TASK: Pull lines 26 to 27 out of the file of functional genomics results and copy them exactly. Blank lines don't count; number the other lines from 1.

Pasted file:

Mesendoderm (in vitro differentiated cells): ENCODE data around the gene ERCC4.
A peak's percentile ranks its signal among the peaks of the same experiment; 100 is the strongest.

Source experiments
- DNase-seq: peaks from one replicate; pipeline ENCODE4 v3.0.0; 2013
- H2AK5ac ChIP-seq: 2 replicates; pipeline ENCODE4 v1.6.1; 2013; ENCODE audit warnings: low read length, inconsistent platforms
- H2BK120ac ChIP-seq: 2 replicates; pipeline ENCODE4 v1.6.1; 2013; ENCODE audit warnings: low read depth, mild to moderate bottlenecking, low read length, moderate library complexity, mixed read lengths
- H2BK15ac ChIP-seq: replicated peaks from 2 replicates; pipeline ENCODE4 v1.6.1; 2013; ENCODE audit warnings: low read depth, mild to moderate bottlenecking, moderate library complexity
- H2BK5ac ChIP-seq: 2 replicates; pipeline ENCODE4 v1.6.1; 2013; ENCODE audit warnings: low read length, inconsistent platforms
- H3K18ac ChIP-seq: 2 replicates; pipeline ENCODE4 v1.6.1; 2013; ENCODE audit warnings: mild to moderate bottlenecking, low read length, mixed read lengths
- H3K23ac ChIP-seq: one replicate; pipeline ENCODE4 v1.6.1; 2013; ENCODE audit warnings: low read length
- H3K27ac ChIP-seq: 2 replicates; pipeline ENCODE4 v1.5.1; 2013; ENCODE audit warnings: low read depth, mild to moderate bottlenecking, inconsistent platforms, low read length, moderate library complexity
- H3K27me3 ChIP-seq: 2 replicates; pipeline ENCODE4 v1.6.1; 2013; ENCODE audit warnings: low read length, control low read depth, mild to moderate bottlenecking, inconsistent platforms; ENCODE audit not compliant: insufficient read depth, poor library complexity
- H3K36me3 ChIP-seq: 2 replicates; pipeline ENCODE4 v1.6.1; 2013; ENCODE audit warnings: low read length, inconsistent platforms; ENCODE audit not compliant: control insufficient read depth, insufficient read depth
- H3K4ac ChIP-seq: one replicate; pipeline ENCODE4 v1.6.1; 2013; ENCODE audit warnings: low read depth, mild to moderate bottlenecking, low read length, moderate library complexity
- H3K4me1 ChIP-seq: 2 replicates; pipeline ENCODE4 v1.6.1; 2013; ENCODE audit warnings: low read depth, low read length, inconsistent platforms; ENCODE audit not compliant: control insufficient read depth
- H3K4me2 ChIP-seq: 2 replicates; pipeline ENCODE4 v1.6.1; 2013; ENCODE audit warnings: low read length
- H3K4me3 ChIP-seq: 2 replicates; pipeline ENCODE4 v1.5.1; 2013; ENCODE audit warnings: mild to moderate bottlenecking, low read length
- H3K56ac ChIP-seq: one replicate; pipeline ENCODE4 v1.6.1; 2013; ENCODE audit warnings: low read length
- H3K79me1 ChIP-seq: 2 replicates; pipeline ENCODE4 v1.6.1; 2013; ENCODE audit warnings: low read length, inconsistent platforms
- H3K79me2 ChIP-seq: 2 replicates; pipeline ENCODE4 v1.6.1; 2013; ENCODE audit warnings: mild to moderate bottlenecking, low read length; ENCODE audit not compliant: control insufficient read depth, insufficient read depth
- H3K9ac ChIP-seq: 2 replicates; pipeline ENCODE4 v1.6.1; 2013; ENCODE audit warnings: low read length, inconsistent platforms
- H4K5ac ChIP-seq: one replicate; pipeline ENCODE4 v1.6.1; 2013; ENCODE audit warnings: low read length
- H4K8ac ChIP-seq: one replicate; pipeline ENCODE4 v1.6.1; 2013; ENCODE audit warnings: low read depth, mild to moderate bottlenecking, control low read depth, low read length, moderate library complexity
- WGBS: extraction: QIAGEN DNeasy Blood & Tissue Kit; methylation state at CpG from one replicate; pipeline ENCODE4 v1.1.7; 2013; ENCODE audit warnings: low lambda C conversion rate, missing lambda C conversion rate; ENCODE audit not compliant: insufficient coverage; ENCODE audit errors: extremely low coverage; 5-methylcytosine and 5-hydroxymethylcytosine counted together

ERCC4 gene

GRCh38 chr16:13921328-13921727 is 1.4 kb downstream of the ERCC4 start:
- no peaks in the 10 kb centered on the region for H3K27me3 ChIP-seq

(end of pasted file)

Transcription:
GRCh38 chr16:13921328-13921727 is 1.4 kb downstream of the ERCC4 start:
- no peaks in the 10 kb centered on the region for H3K27me3 ChIP-seq